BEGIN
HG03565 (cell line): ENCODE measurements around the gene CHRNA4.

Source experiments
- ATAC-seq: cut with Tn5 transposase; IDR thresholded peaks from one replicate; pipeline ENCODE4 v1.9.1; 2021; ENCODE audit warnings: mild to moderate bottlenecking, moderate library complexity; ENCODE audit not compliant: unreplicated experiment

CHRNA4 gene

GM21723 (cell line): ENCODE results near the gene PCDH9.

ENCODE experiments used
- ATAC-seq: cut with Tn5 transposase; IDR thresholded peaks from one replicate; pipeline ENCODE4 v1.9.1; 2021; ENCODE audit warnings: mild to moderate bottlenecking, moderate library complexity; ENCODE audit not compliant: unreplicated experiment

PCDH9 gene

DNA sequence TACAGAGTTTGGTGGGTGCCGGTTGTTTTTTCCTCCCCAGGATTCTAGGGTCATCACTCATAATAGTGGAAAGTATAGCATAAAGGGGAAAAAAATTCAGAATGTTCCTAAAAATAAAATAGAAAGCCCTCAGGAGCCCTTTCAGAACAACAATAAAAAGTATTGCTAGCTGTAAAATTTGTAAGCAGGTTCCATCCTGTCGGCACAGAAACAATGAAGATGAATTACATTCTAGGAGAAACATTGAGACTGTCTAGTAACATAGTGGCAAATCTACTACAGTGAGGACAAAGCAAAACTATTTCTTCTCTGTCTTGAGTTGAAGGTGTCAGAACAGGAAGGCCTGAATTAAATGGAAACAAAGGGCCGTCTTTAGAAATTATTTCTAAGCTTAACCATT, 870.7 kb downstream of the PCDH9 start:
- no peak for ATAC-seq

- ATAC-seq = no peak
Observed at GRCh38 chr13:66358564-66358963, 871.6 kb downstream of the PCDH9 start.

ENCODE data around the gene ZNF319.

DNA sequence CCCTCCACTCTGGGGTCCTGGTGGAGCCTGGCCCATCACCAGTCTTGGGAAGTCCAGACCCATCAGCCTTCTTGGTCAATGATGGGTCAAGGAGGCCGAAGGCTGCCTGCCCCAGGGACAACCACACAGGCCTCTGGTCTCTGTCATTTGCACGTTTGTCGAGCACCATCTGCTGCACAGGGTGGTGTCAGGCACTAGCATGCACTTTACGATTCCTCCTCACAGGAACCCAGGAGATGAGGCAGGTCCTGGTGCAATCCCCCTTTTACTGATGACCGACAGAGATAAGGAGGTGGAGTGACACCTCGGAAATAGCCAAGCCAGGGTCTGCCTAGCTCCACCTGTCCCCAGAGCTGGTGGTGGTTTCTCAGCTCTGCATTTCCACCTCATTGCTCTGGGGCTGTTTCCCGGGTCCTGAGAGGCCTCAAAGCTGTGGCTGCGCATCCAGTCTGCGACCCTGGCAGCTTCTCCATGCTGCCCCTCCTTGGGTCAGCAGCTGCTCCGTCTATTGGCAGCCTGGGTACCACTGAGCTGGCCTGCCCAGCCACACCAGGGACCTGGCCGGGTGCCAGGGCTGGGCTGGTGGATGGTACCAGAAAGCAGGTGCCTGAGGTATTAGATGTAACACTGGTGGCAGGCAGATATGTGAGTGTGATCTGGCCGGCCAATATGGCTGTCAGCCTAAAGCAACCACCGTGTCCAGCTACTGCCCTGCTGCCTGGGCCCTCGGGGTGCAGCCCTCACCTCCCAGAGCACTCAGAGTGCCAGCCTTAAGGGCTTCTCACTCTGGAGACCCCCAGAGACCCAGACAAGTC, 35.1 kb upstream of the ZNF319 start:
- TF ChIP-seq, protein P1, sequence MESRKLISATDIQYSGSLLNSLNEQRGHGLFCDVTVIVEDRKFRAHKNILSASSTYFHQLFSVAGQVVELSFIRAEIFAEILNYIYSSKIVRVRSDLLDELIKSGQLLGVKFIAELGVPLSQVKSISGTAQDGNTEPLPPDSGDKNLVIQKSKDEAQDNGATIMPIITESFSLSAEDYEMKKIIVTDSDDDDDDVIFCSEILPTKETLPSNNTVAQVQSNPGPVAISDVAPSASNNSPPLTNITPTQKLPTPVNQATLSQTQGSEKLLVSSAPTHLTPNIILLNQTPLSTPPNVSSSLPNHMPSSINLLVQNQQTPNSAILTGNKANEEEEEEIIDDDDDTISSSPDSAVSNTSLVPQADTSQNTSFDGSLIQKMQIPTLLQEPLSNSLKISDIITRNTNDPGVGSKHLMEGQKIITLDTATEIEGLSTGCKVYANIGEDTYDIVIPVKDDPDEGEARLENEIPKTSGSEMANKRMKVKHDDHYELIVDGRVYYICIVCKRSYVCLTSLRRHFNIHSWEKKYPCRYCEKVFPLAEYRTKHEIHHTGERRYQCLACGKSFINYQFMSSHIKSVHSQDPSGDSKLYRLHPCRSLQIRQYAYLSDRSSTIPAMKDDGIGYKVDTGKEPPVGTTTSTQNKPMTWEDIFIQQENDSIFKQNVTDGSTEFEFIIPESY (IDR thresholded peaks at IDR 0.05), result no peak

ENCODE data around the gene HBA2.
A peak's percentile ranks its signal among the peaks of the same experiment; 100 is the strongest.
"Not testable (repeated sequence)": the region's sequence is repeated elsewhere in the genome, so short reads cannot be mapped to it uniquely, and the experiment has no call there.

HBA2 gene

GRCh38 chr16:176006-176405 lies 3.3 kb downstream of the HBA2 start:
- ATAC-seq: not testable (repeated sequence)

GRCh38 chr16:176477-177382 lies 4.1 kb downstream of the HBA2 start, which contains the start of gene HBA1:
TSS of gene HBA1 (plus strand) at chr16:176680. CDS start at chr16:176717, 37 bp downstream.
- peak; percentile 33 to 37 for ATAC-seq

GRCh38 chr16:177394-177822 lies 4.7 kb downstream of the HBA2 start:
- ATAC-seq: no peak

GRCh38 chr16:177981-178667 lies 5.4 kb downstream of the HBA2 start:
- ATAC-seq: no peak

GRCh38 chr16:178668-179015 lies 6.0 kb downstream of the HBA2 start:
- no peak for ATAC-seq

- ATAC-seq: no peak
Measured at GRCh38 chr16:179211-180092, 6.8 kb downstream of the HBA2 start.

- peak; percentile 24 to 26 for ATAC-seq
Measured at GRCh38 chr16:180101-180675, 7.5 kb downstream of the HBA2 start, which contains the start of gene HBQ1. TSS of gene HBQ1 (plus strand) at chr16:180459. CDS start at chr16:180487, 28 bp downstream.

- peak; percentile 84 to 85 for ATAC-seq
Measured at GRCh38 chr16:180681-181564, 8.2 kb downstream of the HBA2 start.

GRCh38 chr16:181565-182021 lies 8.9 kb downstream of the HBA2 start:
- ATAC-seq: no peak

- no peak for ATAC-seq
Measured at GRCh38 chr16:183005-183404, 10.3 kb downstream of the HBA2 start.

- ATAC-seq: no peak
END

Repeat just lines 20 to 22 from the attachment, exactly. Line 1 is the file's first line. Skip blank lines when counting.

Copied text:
GRCh38 chr16:176006-176405 lies 3.3 kb downstream of the HBA2 start:
- ATAC-seq: not testable (repeated sequence)

GRCh38 chr16:176477-177382 lies 4.1 kb downstream of the HBA2 start, which contains the start of gene HBA1: